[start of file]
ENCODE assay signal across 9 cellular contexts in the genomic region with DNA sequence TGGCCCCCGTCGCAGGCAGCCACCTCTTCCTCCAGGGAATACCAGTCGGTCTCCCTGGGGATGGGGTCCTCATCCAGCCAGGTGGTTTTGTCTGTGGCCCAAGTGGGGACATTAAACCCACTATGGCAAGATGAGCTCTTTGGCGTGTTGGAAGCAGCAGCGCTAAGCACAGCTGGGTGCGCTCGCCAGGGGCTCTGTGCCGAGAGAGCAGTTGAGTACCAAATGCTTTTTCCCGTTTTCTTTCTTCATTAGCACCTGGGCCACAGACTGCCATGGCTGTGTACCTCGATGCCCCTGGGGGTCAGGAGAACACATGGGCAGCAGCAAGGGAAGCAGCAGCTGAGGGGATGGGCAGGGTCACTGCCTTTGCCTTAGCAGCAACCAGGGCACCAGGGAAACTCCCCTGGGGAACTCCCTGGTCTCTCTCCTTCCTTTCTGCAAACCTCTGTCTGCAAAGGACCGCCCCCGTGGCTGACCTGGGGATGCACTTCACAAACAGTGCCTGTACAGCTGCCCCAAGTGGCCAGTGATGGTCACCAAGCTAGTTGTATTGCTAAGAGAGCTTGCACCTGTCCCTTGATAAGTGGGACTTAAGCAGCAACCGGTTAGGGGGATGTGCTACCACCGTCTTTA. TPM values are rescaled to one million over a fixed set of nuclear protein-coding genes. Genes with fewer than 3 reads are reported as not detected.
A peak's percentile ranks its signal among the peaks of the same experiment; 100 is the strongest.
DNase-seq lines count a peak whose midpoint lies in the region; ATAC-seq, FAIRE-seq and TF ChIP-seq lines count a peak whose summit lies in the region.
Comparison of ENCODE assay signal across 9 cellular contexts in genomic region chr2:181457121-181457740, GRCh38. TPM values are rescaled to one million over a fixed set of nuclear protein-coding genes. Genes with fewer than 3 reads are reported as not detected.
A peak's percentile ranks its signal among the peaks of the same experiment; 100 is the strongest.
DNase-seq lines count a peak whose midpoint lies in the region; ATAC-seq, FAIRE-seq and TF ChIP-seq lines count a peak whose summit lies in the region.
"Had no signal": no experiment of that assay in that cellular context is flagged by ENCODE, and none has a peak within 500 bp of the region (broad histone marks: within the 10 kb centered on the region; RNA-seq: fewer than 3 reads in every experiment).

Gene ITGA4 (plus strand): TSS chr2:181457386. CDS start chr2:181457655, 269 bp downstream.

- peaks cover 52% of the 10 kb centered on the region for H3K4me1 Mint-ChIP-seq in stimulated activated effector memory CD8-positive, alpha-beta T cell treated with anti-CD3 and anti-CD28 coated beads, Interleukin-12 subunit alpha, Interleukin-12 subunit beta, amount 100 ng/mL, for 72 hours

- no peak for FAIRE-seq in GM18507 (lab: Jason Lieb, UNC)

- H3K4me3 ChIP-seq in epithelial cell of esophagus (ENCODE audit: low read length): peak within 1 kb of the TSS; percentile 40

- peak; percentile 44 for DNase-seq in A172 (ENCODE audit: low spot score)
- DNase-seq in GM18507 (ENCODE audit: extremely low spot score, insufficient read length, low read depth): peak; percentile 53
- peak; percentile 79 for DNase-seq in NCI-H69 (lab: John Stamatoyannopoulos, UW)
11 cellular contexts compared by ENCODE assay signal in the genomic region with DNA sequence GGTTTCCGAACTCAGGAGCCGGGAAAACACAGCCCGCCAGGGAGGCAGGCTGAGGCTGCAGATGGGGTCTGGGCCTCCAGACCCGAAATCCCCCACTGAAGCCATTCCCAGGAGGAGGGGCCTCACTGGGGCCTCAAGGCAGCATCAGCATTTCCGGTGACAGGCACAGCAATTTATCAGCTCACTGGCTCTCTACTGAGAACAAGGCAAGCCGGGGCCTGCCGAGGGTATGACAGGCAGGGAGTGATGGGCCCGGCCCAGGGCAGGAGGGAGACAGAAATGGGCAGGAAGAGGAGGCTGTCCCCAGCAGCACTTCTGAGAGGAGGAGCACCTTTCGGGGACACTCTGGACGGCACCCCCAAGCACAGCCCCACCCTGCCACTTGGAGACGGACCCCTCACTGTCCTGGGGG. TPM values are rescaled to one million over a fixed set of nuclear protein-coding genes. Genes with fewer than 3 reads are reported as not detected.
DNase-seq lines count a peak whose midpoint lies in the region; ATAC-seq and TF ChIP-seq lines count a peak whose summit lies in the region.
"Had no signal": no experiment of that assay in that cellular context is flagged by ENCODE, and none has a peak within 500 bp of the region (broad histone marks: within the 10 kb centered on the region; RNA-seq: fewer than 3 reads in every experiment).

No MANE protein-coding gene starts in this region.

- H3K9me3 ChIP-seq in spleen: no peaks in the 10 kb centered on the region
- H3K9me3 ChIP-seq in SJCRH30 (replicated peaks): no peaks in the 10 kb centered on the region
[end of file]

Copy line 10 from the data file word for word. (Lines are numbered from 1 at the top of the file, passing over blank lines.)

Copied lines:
- no peak for FAIRE-seq in GM18507 (lab: Jason Lieb, UNC)